To win the April 9 election, the Blue and White party must win dramatically more Knesset seats than Likud, in order to convince potential coalition partners not to join a Likud-led government, party leader Benny Gantz told an off-the-record gathering of party activists on Sunday, in comments surreptitiously recorded by Channel 12.
“We want to take a bit [of votes] from the right, of course. But the most important thing is how much larger our number [of Knesset seats] will be. That — the scale of victory — is significant,” he told a group of some 30 leaders of the youth branch of his Israel Resilience party, which united with Yesh Atid to form Blue and White last month.
He pointed out that the group included former voters for both Likud and Labor, and said to them, “Now when people talk about how many [seats] will go to the ‘right,’ how many to the ‘left,’ this bloc, that bloc, that’s for the pundits and political analysts. And honestly? It’s important. I don’t discount it. It may even decide the whole thing,” he said.
But, he added, “the issue of the sense of victory, if we come with Blue and White as a kind of huge centrist front and the gap [with Likud], is dramatic — then there won’t be any debate” over who forms the next government.
“In the discussions we’ll have after [election day with potential coalition partners], this will be clear to people. They won’t be able to ignore this issue, not in terms of political substance or political ethics.”
Gantz alluded to support from the right being greater than some believe. Recounting his participation in the funeral of a Likud minister’s mother, Gantz said: “Lots of people came over quietly, shook my hand and said ‘Good luck, good luck.’ I’m telling you, something is happening on the streets.”
Gantz was recorded by undercover Channel 12 reporter Lehava Blum, who had spent a month as an activist in his party before being invited to the Sunday get-together.
After Blum presented herself as a resident of the settlement of Peduel, which lies just east of Tel Aviv, Gantz spoke about his views of the West Bank’s future, a topic he rarely addresses in public.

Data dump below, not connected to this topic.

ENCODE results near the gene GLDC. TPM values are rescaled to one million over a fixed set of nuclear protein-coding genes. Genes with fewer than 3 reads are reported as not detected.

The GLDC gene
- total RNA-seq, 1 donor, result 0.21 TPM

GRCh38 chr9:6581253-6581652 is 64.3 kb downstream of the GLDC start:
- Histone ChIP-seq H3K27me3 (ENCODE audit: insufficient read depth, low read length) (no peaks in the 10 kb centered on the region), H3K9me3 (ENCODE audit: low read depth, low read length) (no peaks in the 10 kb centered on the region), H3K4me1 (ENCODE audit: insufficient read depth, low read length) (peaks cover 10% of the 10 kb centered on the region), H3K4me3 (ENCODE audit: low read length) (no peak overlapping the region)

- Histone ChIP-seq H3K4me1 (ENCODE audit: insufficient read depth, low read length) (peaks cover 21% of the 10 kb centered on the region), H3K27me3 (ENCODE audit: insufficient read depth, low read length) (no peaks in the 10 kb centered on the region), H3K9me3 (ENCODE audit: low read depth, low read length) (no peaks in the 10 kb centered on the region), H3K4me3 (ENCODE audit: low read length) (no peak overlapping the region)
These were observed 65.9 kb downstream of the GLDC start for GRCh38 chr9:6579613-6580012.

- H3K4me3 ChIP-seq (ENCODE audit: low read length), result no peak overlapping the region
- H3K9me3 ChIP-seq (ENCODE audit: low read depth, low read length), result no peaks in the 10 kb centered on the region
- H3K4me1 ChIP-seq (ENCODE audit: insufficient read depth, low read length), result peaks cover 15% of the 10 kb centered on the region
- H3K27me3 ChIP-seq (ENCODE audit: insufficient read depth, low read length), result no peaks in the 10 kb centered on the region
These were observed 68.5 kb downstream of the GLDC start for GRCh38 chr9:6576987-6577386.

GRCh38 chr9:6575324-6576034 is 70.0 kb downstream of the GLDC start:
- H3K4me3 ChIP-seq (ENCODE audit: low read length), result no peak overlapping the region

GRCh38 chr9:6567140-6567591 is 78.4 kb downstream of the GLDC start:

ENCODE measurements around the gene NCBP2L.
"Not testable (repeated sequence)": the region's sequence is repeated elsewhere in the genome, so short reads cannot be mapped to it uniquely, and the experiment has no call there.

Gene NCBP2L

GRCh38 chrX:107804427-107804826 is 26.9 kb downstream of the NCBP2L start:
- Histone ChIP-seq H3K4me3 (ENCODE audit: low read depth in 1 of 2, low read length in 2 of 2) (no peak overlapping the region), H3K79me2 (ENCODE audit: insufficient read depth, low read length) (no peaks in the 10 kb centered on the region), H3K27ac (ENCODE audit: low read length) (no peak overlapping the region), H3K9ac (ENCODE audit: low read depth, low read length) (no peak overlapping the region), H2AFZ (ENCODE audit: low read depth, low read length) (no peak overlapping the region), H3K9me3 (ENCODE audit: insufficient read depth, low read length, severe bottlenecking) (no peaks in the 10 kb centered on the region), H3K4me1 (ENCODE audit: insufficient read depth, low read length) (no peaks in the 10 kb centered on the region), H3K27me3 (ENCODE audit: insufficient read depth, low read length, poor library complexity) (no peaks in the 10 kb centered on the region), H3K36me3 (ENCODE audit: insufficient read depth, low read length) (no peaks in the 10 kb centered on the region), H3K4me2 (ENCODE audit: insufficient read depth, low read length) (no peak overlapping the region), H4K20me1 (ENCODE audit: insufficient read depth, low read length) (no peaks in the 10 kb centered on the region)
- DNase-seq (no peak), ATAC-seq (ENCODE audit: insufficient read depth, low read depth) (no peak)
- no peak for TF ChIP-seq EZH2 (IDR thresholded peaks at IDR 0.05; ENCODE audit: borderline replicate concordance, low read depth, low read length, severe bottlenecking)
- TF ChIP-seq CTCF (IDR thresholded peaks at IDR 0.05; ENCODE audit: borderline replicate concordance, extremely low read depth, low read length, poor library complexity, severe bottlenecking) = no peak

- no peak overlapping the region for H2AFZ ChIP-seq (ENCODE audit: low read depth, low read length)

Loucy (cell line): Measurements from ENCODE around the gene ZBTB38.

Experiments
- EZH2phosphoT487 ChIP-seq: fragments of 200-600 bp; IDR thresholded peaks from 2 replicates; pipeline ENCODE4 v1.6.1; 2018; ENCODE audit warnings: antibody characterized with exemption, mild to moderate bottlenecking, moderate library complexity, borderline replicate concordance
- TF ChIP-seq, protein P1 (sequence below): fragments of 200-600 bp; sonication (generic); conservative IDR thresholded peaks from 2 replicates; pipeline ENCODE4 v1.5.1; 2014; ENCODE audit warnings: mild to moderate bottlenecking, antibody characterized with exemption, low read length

Major settlement blocs would not be evacuated, Gantz vowed to the activists, and said he nevertheless sought ways to separate from the Palestinians and believed any agreement should be put to a national referendum.
“I know every meter on the road [to Peduel], where you turn right, through Bruchin, Peduel, Alei Zahav, Beit Aryeh, Ofarim,” he told the reporter. “So I know what I’m talking about here. Those people will raise their grandchildren there, and their great-grandchildren and their great-great-grandchildren.”
He added: “On the other hand, we don’t want to control the Palestinians, or any of the things that will turn the state into a binational state. We will find the arrangement that gives security.”
Blum pushed back, fishing for details: “My family [in Peduel], from its perspective. What do we do with the Palestinians living next to us?”
Gantz replied, “What do you want? To expel them? Working on the assumption that they live on that land, and that there are millions here on both sides [of the Arab-Jewish divide], in the end we have to reach an arrangement of some sort. And we can’t let that arrangement endanger our security.”
Asked about the future of the settlements and a possible Israeli withdrawal from parts of the West Bank, he said, “Much of the settlement [project] will be developed far more than it is today. And if it becomes relevant, we’ll discuss what we do after that. And even that we’ll take to a referendum. In other words, it isn’t something that will be relevant tomorrow morning, if at all.”
Blum went on: “My family is mostly, in the end, voting for [New Right’s leader Naftali] Bennett and farther right.”
“Bennett and farther to his right risk turning Israel into a binational or nondemocratic state. One of the two. We don’t want either one. We don’t have a choice except to look for a responsible, safe, non-unilateral diplomatic arrangement,” Gantz replied.
The activists also asked about the new party’s future, and whether the alliance between Yesh Atid and Israel Resilience will stand the test of time.
Gantz said he viewed Israel Resilience’s union with Yair Lapid’s Yesh Atid as incomplete, a “family” of nevertheless distinct parts.
He said the sacrifices made by himself and Lapid showed the strength of the alliance.
“Think about the fact that I agreed to a rotation [between himself and Lapid as prime minister]. Think that Yair Lapid agreed to be number two. Think that my former bosses became my subordinates,” a reference to Moshe Ya’alon and Gabi Ashkenazi, both former IDF chiefs of staff who now hold the third and fourth slots on the Blue and White list.
“These aren’t things you usually see” in politics, he said.
But he nevertheless sees Israel Resilience as a separate entity, at least for now, he added.
“The situation in which ‘Resilience’ is our first name and ‘Blue and White’ our family name is very important to me. We may reach a point where it’s ‘Blue and White’ alone, without first names. We’re not there yet.”